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Last Updated: Friday, 6 August, 2004, 09:32 GMT 10:32 UK
City first for wi-fi connection
Woman using wireless laptop in a station
Wi-fi enthusiasts believe it will revolutionise internet access
Preston has become the first English city to offer comprehensive wire-free internet coverage in the city centre.

The technology, known as wi-fi, means people with laptops and PDAs will be able to surf the web or pick up emails in "hotspots" without cables.

The scheme - which is a joint project between the council and the University of Central Lancashire (Uclan) - has a 60 annual subscription fee.

Last month, Cardiff became the first city in the UK to offer the service.

Michael Ahern, Director of Uclan's Information Systems Department, said the level of the subscription charge meant the service was "inclusive".

"The low cost of the project helps to bridge the digital divide and means more people can afford to get online, making this a scheme that really is available to everyone, " he said.

It is a blueprint other towns and cities across the UK will want to follow
Stephen Parkinson, Preston City Council
Uclan has already established wi-fi connections at its campuses in Lancashire and Cumbria.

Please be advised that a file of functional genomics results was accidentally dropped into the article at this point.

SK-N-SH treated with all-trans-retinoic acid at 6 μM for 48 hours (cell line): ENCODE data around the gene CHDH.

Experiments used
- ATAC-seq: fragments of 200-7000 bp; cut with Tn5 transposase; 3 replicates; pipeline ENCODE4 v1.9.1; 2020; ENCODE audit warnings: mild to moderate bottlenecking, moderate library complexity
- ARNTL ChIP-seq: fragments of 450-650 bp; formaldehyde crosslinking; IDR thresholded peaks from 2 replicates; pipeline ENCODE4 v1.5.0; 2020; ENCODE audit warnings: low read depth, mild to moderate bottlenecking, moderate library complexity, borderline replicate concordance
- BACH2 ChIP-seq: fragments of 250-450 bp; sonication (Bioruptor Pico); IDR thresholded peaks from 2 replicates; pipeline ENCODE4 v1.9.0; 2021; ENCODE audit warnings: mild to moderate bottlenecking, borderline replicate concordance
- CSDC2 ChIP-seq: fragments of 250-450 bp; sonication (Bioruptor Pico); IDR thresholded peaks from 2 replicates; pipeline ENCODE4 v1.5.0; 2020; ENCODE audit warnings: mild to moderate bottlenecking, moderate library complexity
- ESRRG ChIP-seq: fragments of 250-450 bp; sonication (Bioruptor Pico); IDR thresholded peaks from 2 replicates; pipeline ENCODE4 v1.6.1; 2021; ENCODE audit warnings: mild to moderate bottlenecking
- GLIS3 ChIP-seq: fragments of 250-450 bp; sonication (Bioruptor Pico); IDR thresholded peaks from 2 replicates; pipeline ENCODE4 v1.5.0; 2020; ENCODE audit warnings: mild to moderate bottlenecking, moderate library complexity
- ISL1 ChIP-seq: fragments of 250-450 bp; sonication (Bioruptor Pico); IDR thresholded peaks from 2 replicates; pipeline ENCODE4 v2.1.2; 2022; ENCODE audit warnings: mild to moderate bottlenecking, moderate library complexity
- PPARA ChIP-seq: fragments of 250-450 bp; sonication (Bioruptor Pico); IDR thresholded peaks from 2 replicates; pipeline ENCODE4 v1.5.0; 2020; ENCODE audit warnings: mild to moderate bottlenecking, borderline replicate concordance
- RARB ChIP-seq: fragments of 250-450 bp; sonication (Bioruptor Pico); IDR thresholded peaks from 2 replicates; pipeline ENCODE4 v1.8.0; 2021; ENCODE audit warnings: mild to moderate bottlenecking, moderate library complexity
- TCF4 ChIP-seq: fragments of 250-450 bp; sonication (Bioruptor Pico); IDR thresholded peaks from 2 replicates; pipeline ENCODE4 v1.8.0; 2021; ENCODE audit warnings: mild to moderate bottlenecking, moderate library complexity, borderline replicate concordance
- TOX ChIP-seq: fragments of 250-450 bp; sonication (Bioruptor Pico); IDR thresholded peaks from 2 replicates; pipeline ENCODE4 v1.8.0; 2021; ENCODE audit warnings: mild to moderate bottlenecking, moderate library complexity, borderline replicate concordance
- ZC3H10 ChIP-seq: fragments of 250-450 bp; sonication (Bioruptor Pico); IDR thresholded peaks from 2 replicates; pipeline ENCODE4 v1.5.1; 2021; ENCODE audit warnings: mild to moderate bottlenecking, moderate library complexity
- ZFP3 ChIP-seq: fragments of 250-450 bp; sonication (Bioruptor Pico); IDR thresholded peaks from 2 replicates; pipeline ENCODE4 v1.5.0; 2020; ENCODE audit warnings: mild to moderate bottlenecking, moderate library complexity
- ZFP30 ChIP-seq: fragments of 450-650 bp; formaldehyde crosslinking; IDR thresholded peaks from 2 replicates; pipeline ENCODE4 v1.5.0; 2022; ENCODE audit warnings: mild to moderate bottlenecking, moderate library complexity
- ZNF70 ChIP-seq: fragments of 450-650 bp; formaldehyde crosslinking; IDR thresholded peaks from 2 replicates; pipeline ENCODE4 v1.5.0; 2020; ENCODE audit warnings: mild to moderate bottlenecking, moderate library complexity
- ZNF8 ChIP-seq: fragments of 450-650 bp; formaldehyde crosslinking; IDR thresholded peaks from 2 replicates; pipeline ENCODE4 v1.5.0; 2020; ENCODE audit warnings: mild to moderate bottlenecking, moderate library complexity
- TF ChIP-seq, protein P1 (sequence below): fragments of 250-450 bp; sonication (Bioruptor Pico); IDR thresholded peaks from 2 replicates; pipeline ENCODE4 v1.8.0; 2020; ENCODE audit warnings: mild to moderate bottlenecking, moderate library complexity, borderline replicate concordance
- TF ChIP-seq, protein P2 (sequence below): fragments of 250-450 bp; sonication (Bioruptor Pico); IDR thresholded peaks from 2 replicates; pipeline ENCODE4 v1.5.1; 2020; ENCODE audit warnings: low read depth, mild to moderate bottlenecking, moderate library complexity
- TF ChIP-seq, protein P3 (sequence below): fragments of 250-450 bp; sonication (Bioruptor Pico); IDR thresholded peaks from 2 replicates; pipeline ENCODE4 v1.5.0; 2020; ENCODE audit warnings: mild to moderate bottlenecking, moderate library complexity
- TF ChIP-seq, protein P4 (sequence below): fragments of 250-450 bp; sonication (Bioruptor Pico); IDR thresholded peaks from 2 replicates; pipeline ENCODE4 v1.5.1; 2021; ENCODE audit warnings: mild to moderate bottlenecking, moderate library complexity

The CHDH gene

The network access points have been installed around the city by wi-fi experts TeleGeneration.

After a successful trial, more than 100 extra access points are to be installed across the city.

Compatible laptop

All 33,000 Uclan students will receive a subscription for the rest of the year.

In order to use the wireless network, people will need a laptop or PDA that has wireless capability; be near a TeleGeneration access point and be a subscriber to the service.

TeleGeneration is offering a free trial on its website.

The project is also being supported by Preston City Council.

Its communication chief Stephen Parkinson said: "The benefits of being a wireless city are massive; there's real community benefit and through our partnership approach we'll be making sure businesses and citizens can get as comprehensive access as possible.

"It is a blueprint other towns and cities across the UK will want to follow."

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